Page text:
Iraq protests are symptomatic of wider issues

Demonstrations rooted in economic woes now speak to the country's struggles for sovereignty

Protesters hold bullets belonging to Iraqi police during a protest in Baghdad, Iraq, Tuesday, Oct. 1, 2019. Iraqi security forces clashed with anti-government protesters in the capital and other provinces Tuesday, killing and injuring civilians, according to officials. (AP Photo/Hadi Mizban)
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When Barham Salih was elected as president and Adel Abdul Mahdi chosen as prime minister of Iraq one year ago, there was genuine hope that the government set to take shape in Baghdad would usher in reforms while restoring the peace and stability the country so desperately needed. Both made campaign pledges to root out corruption, unify the country and work as independents, rather than politicians beholden to political parties.

However, as this week's protests in Baghdad and elsewhere in the country have demonstrated, Iraq continues to face manifold challenges, both internal and external, and there is a very real danger of the country once again tipping into violence and instability. The protests, which have claimed at least three lives and left hundreds more injured, have also served as a reminder of the difficulties of recovering from decades of dictatorship, war, terrorism, sectarian strife, institutional corruption and constant threats to Iraq's sovereignty.

What started out as peaceful demonstrations involving university graduates demanding jobs and better living standards quickly descended into some of the worst violence seen this year, forcing Mr Salih to call for restraint and for security services to respect the law. It marked a sharp contrast with the tone and substance of his messages on his inauguration 12 months ago, which were laced with hope and optimism rather than today's sense of urgency and fear. Within just two hours of his election victory, seen as a triumph of his trademark unity politics, Mr Salih made Mr Abdul Mahdi the prime minister designate. The breakneck speed of his announcement was unusual for Iraqi politics and so was his choice: Mr Abdul Mahdi became the first premier in over a decade not to hail from the influential Shiite Islamist Dawa party. Yet the struggle to wean Iraq away from Iran's influence has been amply demonstrated by Mr Abdul Mahdi's inability to rein in the Shiite militias, known as the Popular Mobilisation Forces, who maintain ties with Tehran even though they have nominally been under the command of the Iraqi government and its security forces for the past three years.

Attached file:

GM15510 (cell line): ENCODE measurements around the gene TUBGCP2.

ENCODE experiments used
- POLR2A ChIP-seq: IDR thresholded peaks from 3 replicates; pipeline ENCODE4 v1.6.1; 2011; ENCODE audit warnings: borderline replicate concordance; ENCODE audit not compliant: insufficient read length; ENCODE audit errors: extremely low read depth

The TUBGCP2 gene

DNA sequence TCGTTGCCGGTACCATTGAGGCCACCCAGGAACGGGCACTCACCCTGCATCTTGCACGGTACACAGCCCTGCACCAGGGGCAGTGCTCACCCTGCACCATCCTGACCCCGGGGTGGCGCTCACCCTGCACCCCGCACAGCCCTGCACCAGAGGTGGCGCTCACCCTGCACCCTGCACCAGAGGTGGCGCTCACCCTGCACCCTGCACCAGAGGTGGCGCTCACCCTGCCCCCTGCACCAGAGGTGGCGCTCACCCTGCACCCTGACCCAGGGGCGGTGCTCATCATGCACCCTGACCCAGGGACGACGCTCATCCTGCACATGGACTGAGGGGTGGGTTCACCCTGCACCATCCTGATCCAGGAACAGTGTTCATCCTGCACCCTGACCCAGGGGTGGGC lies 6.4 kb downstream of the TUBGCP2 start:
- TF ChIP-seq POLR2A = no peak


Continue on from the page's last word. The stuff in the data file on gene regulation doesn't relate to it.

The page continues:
This kind of interference has become a source of anguish for Iraqi citizens, as was demonstrated in their protests earlier in the week following the removal of war hero Abdulwahab Al Saadi from his role as the country's counter-terrorism commander. Lt Gen Al Saadi is a US-trained soldier who contributed to the defeat of ISIS three years ago, especially in Mosul, despite being injured four times in his fight against the extremist group. His removal, ostensibly for being non-partisan – something Tehran disapproved of, despite the fact he is Shiite – comes shortly after another high-ranking official, health minister Ala Al Alwan, protested political pressure and corruption in his ministry by quitting for the second time. The protests have effectively become a call to protect Iraqi sovereignty and strengthen its government and legal institutions.

Key to restoring that sovereignty will be tackling high-level corruption. But doing so has been an uphill battle for the government, with Transparency International ranking Iraq 168 out of 180 countries on its Corruption Perception Index. The problem with systemic corruption is that it inevitably weakens governance. For instance, former parliamentarian Hamid Al Mutlaq told The National that entire budgets allocated to building hospitals this year had been lost, leaving little behind for actual construction and forcing Mr Al Alwan to quit his post, citing excessive pressure, blackmail and corruption that made it impossible for him to do his job.

It is just one example of the many challenges Iraq faces, from the lawlessness and lack of control over a number of armed factions to economic woes. Large swathes of the country need rebuilding after ISIS was driven out while the provision of basic services like electricity and water have been inadequate, across the country. Increasing frustration with their lack of agency has driven people onto the streets. Iraqis are in grave need of a functioning government that puts their needs first and protects the nation’s sovereignty against the incursions of foreign powers.